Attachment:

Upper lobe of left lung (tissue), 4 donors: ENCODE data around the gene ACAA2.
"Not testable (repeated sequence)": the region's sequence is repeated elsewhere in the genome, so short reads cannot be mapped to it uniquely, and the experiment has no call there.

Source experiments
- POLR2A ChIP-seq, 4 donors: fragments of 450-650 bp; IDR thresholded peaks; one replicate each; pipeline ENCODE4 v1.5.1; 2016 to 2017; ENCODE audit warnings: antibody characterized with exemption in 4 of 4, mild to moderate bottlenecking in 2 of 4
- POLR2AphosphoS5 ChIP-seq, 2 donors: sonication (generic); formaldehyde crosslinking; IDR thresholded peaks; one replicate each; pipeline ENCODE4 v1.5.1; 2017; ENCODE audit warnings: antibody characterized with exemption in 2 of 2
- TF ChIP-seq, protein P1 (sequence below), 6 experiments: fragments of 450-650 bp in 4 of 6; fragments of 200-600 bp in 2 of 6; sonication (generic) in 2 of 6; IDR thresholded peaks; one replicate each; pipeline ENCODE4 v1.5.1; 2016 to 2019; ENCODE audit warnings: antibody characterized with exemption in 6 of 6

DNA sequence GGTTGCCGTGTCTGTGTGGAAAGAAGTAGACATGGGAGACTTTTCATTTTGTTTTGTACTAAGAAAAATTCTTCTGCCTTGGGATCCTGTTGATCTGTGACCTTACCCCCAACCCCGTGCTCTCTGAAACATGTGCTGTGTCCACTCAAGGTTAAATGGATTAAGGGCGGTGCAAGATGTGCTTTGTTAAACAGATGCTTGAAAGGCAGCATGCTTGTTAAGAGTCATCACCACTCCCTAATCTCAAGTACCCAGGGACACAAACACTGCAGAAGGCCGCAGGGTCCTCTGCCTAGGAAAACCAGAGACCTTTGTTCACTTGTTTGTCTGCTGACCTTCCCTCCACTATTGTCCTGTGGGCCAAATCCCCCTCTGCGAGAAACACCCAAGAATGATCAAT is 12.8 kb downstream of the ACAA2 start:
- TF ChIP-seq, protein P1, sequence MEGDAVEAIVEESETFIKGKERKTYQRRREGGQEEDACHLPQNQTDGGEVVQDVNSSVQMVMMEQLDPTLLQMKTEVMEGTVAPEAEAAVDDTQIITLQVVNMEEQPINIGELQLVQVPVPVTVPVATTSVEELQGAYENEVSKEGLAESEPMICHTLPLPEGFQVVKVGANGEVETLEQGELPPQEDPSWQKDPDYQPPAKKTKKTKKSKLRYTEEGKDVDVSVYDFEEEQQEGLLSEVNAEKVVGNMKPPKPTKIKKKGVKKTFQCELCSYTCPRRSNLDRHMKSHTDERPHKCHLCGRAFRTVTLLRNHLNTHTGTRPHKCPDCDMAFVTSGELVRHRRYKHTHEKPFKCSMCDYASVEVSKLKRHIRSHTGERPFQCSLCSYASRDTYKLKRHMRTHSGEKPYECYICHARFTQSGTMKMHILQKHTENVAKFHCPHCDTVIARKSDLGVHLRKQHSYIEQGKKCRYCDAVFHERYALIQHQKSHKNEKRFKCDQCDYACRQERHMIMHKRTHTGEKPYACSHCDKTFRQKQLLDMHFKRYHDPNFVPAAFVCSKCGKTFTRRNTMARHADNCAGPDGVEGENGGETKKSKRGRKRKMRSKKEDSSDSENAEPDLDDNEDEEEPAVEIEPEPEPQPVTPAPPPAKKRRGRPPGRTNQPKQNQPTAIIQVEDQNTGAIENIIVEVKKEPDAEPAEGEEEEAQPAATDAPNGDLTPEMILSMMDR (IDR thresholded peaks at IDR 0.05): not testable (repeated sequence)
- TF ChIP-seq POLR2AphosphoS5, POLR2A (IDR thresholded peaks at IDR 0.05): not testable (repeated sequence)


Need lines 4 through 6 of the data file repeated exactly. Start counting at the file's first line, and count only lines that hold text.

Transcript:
- POLR2A ChIP-seq, 4 donors: fragments of 450-650 bp; IDR thresholded peaks; one replicate each; pipeline ENCODE4 v1.5.1; 2016 to 2017; ENCODE audit warnings: antibody characterized with exemption in 4 of 4, mild to moderate bottlenecking in 2 of 4
- POLR2AphosphoS5 ChIP-seq, 2 donors: sonication (generic); formaldehyde crosslinking; IDR thresholded peaks; one replicate each; pipeline ENCODE4 v1.5.1; 2017; ENCODE audit warnings: antibody characterized with exemption in 2 of 2
- TF ChIP-seq, protein P1 (sequence below), 6 experiments: fragments of 450-650 bp in 4 of 6; fragments of 200-600 bp in 2 of 6; sonication (generic) in 2 of 6; IDR thresholded peaks; one replicate each; pipeline ENCODE4 v1.5.1; 2016 to 2019; ENCODE audit warnings: antibody characterized with exemption in 6 of 6